The bill also didn’t include war crimes and crimes against humanity under serious human rights violations while leaving the subject of former minor combatants out of the ambit of the transitional justice process. The term of the lower house expired with the November 20 elections before the Law Ministry could find a meeting point on the controversial issues.
Talking to the Post on different occasions, Bandi has reiterated that the bill will be endorsed. He blames critics for failing to understand the positive realisation the bill has embraced, but stakeholders say the bill was prepared with a hidden intention to protect the perpetrators, and a larger intention to avoid prosecution and grant amnesty even for violations of human rights.
“Several attempts have been made to conclude the transitional justice process without prosecution. Such attempts have been foiled by the victims and civil society,” Govinda Sharma Poudyal, former member of the National Human Rights Commission, told the Post.
“The political class must understand that the transitional justice process won’t conclude unless justice is delivered to every victim.”
The Comprehensive Peace Accord signed on November 21, 2006, that brought the belligerent Maoists into mainstream politics, marked the beginning of the peace process.
The peace process comprised three goals—integration of Maoist combatants into the security agencies, socio-economic transformation through a constitution promulgated by a Constituent Assembly, and justice to the victims of the atrocities committed by the state security agencies and the insurgents.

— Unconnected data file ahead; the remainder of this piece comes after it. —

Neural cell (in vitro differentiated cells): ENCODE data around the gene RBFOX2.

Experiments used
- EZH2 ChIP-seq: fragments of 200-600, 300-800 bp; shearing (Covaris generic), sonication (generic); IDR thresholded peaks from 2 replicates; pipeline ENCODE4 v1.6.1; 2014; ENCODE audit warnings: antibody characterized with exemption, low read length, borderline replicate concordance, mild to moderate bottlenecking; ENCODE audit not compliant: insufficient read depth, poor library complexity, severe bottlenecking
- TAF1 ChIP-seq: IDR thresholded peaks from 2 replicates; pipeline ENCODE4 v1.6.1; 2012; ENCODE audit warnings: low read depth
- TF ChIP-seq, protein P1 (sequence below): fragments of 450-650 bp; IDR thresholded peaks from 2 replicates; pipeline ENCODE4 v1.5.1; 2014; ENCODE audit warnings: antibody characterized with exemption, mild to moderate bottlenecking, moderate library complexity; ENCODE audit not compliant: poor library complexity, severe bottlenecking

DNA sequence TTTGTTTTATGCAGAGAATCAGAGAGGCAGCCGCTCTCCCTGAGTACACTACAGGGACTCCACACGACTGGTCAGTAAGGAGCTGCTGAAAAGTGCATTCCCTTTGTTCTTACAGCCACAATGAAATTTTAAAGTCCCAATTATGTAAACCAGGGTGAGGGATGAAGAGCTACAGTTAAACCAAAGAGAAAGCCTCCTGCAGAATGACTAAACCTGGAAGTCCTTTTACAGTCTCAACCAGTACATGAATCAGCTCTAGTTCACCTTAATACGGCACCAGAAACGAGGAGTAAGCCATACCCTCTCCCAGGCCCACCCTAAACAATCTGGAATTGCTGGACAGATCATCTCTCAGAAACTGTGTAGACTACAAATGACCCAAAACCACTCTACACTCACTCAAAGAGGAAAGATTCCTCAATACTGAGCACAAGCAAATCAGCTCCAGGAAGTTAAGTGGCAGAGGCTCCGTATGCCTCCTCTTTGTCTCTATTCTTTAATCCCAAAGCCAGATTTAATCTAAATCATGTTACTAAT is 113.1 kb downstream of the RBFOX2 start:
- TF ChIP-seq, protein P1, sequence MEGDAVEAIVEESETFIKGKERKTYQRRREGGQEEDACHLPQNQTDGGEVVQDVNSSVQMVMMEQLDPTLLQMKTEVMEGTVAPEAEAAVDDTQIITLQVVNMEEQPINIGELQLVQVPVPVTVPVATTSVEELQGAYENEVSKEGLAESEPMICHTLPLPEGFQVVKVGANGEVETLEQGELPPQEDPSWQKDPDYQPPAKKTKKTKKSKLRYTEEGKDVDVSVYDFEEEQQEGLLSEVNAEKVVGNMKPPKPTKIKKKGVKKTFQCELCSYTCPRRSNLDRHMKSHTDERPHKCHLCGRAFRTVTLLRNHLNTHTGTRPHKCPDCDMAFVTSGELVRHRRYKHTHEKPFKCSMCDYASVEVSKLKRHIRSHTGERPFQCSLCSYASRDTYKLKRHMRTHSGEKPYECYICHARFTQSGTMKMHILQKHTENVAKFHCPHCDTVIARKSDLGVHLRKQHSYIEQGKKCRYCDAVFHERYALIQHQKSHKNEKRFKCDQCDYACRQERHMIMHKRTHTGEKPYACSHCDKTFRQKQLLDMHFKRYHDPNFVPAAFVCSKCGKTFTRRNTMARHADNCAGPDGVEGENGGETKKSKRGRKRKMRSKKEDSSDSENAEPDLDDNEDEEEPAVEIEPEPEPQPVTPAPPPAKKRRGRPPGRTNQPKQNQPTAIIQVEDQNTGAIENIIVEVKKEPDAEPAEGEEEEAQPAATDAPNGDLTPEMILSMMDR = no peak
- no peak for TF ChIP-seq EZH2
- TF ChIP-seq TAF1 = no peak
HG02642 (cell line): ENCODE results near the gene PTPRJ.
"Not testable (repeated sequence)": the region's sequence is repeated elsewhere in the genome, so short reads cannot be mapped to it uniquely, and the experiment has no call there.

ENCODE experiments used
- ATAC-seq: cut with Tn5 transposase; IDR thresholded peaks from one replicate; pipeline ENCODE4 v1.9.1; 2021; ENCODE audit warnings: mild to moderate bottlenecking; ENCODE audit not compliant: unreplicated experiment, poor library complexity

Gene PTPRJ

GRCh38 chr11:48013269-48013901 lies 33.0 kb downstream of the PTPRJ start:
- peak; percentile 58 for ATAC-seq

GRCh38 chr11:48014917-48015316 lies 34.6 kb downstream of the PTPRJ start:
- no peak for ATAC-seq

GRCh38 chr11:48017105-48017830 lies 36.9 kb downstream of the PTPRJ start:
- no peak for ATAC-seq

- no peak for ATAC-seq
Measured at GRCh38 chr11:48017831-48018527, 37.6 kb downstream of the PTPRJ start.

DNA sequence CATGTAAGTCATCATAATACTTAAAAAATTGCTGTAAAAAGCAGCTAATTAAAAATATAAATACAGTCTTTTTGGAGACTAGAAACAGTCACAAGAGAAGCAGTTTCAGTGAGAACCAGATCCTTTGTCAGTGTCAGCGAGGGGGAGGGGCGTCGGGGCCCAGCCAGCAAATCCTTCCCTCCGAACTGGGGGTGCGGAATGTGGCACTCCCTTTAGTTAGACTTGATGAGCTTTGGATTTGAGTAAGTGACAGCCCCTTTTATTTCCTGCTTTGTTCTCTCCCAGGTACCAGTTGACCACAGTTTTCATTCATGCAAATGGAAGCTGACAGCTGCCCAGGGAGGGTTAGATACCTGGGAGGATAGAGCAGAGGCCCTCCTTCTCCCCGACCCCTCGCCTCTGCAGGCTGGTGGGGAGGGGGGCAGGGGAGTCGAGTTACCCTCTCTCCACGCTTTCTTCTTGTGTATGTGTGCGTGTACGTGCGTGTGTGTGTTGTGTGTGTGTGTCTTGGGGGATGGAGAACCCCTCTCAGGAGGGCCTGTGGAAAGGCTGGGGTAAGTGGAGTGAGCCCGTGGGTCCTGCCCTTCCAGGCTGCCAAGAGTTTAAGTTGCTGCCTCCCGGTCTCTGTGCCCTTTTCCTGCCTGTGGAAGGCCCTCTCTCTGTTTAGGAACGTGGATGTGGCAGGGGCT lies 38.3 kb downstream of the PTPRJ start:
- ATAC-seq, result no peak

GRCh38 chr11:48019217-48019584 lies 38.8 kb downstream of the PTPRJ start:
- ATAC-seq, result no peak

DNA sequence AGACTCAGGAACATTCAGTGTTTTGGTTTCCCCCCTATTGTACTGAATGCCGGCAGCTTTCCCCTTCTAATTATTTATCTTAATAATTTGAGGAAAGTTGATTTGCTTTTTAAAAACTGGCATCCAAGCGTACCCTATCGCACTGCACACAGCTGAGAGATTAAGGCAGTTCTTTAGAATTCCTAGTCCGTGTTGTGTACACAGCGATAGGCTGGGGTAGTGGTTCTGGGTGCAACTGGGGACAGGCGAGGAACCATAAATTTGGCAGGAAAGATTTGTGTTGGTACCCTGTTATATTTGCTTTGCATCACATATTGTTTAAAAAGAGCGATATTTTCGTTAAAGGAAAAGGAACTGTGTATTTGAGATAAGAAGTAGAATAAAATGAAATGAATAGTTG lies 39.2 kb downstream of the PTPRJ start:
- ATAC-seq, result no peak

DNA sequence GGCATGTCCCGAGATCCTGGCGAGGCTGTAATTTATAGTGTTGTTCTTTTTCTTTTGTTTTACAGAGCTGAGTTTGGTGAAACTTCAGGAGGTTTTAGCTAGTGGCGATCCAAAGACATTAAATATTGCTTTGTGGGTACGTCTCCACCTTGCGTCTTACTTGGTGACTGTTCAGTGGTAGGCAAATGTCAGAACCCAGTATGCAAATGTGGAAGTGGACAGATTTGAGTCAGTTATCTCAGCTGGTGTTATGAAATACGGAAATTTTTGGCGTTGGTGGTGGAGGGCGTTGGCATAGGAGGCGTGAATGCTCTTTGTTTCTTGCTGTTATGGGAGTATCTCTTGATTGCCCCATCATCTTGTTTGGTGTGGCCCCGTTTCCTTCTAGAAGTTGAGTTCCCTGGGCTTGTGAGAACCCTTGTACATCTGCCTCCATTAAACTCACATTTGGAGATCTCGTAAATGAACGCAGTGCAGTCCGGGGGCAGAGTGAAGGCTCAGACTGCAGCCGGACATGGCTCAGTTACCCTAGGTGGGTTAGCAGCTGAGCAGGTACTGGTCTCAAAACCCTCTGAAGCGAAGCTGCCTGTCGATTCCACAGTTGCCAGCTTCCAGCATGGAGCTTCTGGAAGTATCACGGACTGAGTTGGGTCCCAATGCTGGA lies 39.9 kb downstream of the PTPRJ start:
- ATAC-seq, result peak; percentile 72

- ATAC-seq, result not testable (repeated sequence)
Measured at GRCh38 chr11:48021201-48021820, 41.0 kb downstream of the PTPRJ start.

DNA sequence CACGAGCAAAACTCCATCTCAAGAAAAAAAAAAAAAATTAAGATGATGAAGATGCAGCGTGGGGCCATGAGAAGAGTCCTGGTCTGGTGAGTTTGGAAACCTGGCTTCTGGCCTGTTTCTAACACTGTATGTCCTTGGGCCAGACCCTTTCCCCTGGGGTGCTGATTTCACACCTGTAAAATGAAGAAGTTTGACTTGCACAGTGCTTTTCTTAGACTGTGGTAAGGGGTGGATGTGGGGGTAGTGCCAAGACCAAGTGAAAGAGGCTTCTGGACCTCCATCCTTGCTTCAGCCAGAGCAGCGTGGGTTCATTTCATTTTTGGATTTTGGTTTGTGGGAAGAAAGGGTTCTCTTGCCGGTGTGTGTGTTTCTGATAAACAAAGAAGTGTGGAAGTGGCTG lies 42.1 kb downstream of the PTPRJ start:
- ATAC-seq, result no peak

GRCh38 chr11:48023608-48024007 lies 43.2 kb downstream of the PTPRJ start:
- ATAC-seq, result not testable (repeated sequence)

The first two tasks have been completed; but the goal to provide justice to the thousands of victims through the transitional justice mechanisms has stalled.
One of the clauses in the accord says both the government and the Maoists will reveal information about people who were disappeared or killed during the conflict within 60 days of the deal being sealed. The two sides also agreed to expedite the transitional justice process immediately.
“That’s too harsh for the victims waiting for justice,” said Adhikari. “Our criminal justice system is heavily politicised. None of the parties has abided by their written commitment,” said Adhikari.
The victims and human rights defenders say it is clear that none of the parties is sincere in concluding the process by adhering to the established principles because they were associated with the insurgency in one way or another.
The Truth and Reconciliation Commission has received 63,718 complaints, but it has barely conducted preliminary investigations into 7,000 cases besides paying compensation to some 100 victims.
The performance of the Commission of Investigation on Enforced Disappeared Persons is no better. It has received 3,223 complaints of enforced disappearances at the hands of the state security forces and the Maoists.
After a preliminary investigation, the commission has identified 2,484 cases as genuine although the International Committee of the Red Cross says 1,333 people are still missing in connection with the armed conflict.
The conflict victims say they will continue to raise their voice for justice.
Ganesh Malla, 52, who was tortured by the Maoists from Kailali, says he will not rest unless justice is delivered. “I want everyone who tortured me and looted my property to be tried under law,” he told the Post. “I will continue fighting for justice until my last breath.”
Some of the victims were elected to Parliament in the November 20 elections. They say they will exert pressure on the government from Parliament to expedite the process.
“As a lawmaker and representative of the thousands of victims, I will raise my voice for justice,” Maina Karki, immediate past chairperson of the Conflict Victims Common Platform, told the Post.
“Let us see if we succeed in our objective next year. Everyone should get justice.”